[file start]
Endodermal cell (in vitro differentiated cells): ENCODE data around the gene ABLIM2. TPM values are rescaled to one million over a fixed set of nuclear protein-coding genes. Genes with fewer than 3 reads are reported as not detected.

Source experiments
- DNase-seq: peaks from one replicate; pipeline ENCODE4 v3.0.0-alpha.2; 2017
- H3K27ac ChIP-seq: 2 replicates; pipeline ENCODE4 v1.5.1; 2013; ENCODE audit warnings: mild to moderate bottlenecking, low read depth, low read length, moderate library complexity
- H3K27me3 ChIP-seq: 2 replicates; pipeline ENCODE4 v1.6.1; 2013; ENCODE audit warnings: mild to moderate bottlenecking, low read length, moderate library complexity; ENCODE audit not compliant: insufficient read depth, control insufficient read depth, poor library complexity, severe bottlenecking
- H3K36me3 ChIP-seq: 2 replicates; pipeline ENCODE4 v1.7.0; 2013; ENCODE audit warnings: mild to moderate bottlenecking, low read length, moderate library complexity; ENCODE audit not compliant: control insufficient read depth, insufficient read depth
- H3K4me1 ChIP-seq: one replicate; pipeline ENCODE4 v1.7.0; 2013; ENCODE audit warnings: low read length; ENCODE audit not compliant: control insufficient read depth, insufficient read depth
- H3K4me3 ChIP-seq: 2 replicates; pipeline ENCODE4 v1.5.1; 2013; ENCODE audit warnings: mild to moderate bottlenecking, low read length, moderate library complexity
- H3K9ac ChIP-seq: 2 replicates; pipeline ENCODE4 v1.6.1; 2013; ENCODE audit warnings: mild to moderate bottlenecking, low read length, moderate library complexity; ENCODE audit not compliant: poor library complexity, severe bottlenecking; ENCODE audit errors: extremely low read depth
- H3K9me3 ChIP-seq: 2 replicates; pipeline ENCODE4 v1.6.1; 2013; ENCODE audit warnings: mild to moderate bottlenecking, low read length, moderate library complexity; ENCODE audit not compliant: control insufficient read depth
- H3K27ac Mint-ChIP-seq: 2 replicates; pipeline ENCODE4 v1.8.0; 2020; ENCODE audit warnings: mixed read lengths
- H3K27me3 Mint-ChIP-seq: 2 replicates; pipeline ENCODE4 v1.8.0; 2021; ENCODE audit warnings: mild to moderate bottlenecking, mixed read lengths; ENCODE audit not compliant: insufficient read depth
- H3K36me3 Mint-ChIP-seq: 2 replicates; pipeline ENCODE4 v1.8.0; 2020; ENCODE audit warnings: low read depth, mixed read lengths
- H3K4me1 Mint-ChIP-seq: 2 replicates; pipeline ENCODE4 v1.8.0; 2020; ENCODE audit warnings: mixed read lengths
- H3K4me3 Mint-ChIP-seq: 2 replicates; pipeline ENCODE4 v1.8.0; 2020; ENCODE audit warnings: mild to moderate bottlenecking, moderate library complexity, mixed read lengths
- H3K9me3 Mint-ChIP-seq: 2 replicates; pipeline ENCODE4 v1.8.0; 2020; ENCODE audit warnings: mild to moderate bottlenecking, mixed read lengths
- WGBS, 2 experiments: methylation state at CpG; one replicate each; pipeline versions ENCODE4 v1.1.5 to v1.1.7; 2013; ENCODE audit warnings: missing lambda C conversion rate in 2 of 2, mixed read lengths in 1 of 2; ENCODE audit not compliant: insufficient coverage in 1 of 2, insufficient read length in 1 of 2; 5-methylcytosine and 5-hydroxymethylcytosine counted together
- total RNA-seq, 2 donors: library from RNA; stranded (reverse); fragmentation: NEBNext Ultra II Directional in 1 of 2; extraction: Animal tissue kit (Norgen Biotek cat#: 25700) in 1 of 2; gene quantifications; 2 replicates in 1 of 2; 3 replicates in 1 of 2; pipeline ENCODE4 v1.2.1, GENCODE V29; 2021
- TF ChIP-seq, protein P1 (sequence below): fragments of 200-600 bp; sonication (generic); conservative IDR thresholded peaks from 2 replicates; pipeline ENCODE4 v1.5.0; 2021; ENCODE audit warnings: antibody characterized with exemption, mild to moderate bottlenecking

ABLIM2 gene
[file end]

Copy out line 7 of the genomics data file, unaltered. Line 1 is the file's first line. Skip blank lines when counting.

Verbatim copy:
- H3K4me1 ChIP-seq: one replicate; pipeline ENCODE4 v1.7.0; 2013; ENCODE audit warnings: low read length; ENCODE audit not compliant: control insufficient read depth, insufficient read depth